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25 Jan 2021
A newly published clinical study, currently being given worldwide press coverage, has established a link between the composition of the gut microbiome and symptom severity in COVID-19 infection1. This is not the first research article to call attention to the relationship between SARS-CoV-2, the virus strain implicated in COVID-19 and, the gut and its residing population of gut bacteria, known as the gut microbiome.
Since the outbreak of the COVID-19 pandemic in early 2020, various clinical research studies have been published examining the relationship between SARS-CoV-2, gut health and the gut microbiome. Earlier in the course of the pandemic, in May 2020, researchers identified that SARS-CoV-2 can be transmitted via a faecal-oral route; infecting our gut cells2, and contributing to the gastrointestinal symptoms frequently present in acute infection3.
Several months later, further research emerged highlighting the presence of dysbiosis and a unique gut microbiome composition pattern in COVID-19 patients when compared with the microbiomes of healthy individuals4. Several bacterial species were identified as being most commonly associated with increased disease severity including Clostridium ramosum and Clostridium hathewayi, whereas others were associated with a reduction in severity such as Alistipes oderdonkii and Faecalibacterium prausnitzi. These findings suggest that the SARS-CoV-2 virus has the ability to influence the composition of the gut microbiome and that this could ultimately have an impact on the body’s immune response to the virus.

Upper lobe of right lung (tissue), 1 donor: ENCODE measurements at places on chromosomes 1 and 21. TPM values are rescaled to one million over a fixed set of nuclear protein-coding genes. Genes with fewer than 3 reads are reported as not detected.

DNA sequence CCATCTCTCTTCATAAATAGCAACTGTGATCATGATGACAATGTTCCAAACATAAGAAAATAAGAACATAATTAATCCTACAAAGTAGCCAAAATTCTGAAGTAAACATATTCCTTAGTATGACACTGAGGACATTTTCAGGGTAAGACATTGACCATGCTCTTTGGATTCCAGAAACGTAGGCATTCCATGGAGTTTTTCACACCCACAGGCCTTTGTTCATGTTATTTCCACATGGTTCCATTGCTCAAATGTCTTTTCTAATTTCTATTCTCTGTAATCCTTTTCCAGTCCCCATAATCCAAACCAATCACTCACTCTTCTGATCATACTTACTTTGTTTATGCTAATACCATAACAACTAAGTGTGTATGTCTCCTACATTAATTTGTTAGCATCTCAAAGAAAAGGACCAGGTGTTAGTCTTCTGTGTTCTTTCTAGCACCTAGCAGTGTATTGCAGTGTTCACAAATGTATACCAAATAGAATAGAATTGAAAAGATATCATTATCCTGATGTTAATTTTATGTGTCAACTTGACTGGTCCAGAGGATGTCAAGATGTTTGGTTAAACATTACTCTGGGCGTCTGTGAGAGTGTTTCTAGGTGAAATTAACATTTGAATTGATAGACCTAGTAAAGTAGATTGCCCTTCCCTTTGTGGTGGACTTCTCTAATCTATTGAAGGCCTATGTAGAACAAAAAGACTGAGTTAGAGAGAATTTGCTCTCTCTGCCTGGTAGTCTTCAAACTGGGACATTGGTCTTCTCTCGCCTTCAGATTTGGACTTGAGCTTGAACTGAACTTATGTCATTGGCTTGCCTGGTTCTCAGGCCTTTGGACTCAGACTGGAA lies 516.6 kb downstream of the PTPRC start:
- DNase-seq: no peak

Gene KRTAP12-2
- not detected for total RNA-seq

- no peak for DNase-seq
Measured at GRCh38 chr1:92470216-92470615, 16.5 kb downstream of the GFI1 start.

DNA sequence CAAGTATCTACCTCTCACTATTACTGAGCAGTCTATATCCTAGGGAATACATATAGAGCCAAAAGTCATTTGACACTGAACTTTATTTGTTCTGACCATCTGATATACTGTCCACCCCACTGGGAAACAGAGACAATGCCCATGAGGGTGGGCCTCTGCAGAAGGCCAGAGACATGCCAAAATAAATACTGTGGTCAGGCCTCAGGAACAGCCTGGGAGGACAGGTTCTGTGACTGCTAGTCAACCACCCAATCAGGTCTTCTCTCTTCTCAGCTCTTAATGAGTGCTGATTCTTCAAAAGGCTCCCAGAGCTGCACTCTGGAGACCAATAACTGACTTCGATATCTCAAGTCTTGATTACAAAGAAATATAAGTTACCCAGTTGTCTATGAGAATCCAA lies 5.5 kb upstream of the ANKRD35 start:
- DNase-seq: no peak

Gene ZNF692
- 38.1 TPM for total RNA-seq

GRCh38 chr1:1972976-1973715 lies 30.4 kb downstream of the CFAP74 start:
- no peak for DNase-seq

A highly topical research article recently published in the British Medical Journal has found an association between the composition of the gut microbiome and the severity of symptoms in patients with COVID-19.
Our gut bacteria are known to influence our immune function5. This clinical study found that those with dysbiosis and low levels of known immunomodulatory commensal gut microbes have an exaggerated immune response to the SARS-CoV-2, when compared to those with a healthy gut microbiome1. This heightened immune response is recognised in the form of raised inflammatory markers and blood markers signifying tissue damage. Furthermore, this dysbiosis was suggested to be a contributing factor in the delayed resolution of symptoms after acute infection.
Can we deduce from the findings of this study that by addressing an imbalance within the gut microbiome, COVID-19 could be mitigated? Or, in other words, could probiotics help against COVID-19? Perhaps but the research is not quite there yet to confirm this claim.
In late 2020, research findings from the world’s largest ongoing study of COVID-196 were published in which probiotics were found to have ‘a small protective effect against testing positive for the virus’, as quoted by lead researcher Marica Meroni.
In this observational longitudinal study of 1.4 million users of the ZOE COVID Symptom Study App, a significant negative association was identified in women taking probiotic supplements, vitamin D, multi-vitamins and Omega-3 fatty acid supplements and the likelihood of testing positive for SARS-CoV-27. Of note, probiotics, of all health supplements assessed, were associated with the lowest risk of testing positive for SARS-CoV-2.